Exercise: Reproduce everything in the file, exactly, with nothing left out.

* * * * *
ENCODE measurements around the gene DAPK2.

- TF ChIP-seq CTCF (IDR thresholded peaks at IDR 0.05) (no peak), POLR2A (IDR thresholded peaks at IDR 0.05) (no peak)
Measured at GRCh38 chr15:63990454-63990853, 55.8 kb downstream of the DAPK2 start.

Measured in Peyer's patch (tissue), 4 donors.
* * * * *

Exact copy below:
ENCODE measurements around the gene DAPK2.

- TF ChIP-seq CTCF (IDR thresholded peaks at IDR 0.05) (no peak), POLR2A (IDR thresholded peaks at IDR 0.05) (no peak)
Measured at GRCh38 chr15:63990454-63990853, 55.8 kb downstream of the DAPK2 start.

Measured in Peyer's patch (tissue), 4 donors.